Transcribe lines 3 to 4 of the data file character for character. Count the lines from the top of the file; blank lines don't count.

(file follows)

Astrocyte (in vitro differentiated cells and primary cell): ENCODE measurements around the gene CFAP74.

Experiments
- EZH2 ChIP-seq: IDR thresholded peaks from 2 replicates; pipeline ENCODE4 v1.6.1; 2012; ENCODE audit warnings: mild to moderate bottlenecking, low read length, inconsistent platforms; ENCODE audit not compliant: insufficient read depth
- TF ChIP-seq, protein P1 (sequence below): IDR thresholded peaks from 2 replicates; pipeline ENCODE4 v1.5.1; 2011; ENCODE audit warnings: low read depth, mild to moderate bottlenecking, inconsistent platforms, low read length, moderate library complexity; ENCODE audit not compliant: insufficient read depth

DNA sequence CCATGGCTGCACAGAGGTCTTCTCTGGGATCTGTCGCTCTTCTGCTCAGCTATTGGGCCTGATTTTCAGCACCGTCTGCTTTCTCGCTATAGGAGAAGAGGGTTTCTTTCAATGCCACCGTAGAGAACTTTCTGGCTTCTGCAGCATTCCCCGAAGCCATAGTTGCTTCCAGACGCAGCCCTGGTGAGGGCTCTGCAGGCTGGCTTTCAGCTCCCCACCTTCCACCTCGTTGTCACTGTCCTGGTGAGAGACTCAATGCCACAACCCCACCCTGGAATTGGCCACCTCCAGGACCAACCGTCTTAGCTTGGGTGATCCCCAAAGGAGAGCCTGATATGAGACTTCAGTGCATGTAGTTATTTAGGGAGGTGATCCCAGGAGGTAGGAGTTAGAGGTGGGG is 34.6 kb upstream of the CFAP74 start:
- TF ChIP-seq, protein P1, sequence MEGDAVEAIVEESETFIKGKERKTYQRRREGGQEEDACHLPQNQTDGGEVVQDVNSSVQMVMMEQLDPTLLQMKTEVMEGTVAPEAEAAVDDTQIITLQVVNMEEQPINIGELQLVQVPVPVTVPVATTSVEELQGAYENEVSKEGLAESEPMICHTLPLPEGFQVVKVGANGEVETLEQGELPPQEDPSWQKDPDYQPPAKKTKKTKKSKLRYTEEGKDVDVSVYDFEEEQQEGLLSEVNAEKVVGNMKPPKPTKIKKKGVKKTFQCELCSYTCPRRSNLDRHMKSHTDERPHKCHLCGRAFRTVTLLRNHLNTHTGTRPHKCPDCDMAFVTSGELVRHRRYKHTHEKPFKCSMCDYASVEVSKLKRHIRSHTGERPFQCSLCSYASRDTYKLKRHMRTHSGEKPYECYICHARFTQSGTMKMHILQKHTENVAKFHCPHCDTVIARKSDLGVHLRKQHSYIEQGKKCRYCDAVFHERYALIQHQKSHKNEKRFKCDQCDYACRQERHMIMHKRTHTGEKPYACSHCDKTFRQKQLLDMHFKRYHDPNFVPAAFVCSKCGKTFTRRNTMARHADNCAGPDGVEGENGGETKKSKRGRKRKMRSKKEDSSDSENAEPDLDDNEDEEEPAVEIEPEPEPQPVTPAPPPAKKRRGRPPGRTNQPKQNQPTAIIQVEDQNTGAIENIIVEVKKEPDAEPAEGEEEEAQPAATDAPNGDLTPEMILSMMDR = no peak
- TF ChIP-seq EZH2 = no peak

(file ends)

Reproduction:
- EZH2 ChIP-seq: IDR thresholded peaks from 2 replicates; pipeline ENCODE4 v1.6.1; 2012; ENCODE audit warnings: mild to moderate bottlenecking, low read length, inconsistent platforms; ENCODE audit not compliant: insufficient read depth
- TF ChIP-seq, protein P1 (sequence below): IDR thresholded peaks from 2 replicates; pipeline ENCODE4 v1.5.1; 2011; ENCODE audit warnings: low read depth, mild to moderate bottlenecking, inconsistent platforms, low read length, moderate library complexity; ENCODE audit not compliant: insufficient read depth